Guest Column: Citizens Utility Board responds to Exelon/ComEd

The Citizens Utility Board (CUB), Illinois Attorney General Lisa Madigan, Gov. Rod Blagojevich, AARP, and coalitions representing labor unions and some of the state’s largest industries have all concluded that the Illinois electricity market has failed to live up to expectations.

Even one of the nation’s leading proponents of utility deregulation, Exelon/ComEd CEO John Rowe, has acknowledged the market has problems.

Yet, in just a few short months, if Exelon/ComEd gets its way, the utility’s 3.6 million customers in northern Illinois will be paying rates set by the market. And are we in for a shock.

Earlier, Exelon/ComEd was predicting rates could jump by as much as 20 percent, but now it appears the increase could be as high as 40 percent. That means if your electric bill is $100 a month, you would pay $480 more next year, and those rates would be locked in for the next three years.

To hear the company talk, a rate hike of this magnitude is unavoidable. But is there really nothing Illinois regulators or lawmakers can do to protect consumers from such skyrocketing electric rates?

Of course not.

Exelon/ComEd’s rates have been frozen since 1997, when the legislature passed a law to restructure the electric industry. Its rates were reduced by 20 percent and locked in through 2004, with the hope that a competitive market would develop to protect consumers once the cap on rates was lifted.

Instead, Exelon/ComEd still is the only provider of electric service for customers throughout northern Illinois. Although the residential electricity market is technically open to competition, not a single alternative supplier is providing residential service. You’re stuck with Exelon/ComEd whether you like it or not.

The last nine years of reduced and frozen rates have been very, very good to the utility. Exelon/ComEd’s profits have quadrupled during the rate freeze to a record $2.1 billion last year. During that period, investors have seen the value of their stock increase 1,500 percent more than the increase in value of the S&P 500.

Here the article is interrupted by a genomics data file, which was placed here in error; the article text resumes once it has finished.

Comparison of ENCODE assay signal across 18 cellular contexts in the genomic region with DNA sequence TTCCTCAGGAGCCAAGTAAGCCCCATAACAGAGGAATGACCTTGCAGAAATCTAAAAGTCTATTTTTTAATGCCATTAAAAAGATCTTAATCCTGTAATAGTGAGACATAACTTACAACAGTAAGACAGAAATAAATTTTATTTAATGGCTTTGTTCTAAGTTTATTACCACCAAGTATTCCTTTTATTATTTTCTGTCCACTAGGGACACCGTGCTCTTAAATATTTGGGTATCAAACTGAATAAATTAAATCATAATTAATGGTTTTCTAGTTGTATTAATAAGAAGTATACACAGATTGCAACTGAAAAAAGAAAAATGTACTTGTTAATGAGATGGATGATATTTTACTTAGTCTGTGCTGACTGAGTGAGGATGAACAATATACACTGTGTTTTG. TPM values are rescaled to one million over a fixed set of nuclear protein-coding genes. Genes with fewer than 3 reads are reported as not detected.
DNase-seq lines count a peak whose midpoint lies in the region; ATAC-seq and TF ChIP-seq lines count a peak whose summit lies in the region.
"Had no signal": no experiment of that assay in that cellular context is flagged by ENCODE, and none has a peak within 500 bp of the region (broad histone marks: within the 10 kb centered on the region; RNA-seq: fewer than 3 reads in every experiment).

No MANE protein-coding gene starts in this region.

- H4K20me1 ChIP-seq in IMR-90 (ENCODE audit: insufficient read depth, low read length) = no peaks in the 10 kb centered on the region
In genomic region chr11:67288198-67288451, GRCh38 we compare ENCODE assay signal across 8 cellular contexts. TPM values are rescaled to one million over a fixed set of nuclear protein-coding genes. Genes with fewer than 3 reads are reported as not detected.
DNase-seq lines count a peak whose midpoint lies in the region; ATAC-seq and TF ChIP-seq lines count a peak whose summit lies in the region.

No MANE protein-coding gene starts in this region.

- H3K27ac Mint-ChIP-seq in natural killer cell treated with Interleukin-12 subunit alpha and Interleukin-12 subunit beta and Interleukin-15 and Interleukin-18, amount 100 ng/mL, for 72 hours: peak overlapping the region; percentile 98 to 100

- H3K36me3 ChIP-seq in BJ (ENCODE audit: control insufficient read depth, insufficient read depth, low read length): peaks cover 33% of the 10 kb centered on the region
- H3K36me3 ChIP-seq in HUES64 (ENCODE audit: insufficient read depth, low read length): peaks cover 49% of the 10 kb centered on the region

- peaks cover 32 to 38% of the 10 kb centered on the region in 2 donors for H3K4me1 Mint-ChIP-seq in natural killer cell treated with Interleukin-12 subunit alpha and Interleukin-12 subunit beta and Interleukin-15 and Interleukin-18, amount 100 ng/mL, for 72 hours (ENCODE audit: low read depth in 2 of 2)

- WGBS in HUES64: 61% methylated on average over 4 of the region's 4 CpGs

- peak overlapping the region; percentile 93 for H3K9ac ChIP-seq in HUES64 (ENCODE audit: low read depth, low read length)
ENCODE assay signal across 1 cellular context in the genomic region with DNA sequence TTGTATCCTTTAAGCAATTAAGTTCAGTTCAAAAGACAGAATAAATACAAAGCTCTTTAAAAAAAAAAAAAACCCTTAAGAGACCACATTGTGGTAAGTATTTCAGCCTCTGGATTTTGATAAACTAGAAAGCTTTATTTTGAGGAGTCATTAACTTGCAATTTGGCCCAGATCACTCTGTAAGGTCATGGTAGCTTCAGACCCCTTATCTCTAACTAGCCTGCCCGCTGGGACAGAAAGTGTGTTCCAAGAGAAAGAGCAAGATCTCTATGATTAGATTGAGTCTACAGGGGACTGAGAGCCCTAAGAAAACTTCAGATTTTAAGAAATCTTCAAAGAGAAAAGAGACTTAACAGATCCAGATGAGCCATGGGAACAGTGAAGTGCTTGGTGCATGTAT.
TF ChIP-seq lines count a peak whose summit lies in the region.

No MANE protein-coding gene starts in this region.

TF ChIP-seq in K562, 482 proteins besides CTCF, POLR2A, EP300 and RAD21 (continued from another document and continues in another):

And, if the company is allowed to use its radical auction process to set rates for 2007, stockholders stand to reap even more.

That’s because an Exelon/ComEd affiliate would be a bidder in the auction. Since the auction is being conducted at a time when energy markets are extremely volatile and prices are at some of the highest levels ever seen in the industry, the prices charged to consumers are likely to be many times higher than the company’s production costs.

However, under the auction, the price consumers pay will have no relation to the actual cost of producing power. Customers will be forced to pay whatever price the auction produces—no matter how high. And all that extra revenue would go straight to parent company Exelon’s bottom line, at consumers’ expense.

It adds up to one of the biggest fleecings Illinois consumers have ever seen. But, fortunately, there is a way out.

The rate freeze originally was set to expire in 2004, but lawmakers extended it through the end of this year. At the time, they argued it was premature to force consumers to pay market rates when they had no choices in the marketplace.

Now, we’re nearing the end of 2006, and nothing has changed. There still is not a single provider other than Exelon/ComEd for northern Illinois consumers. And almost everyone involved in this debate—even the head of Exelon/ComEd—acknowledges the market has problems.

That’s why extending the rate freeze again makes so much sense. It was implemented in 1997 as a way to protect consumers during Illinois’ transition to a competitive market—a transition that is still under way.

Under the Electric Consumer Protection Act, HB 5766, sponsored by state Rep. Lisa Dugan and others, electric rates would be frozen for another three years, through 2009. Also, state oversight of electric prices would be maintained until at least 33 percent of residential customers are served by alternative suppliers.

This would ensure that consumers are protected by reasonable regulations to keep prices in check as long as there’s no competition to do the job.

But there are other steps the state could take to protect consumers. Delaying the auction from September to the spring, when energy markets typically are less volatile, would save consumers significant money. It also makes no sense to lock in prices for the next three years at some of the highest levels ever seen in the industry. Reducing the auction’s three-year contract term could also produce savings.

And allowing the Illinois Commerce Commission (ICC) to conduct a full, after-the-fact review of the costs to determine wether they are reasonable could be the biggest boon. If the agency finds the company could have gotten lower prices, under state law, customers are due a refund.

All of these solutions are reasonable and Exelon/ComEd can easily afford them. What we can’t afford is to pretend the electric market is fully competitive when it isn’t, a move that will set Illinois on a path of skyrocketing electric rates. We’ve been down that path before. Fortunately, it’s not too late to change course.

From the July 12-18, 2006, issue

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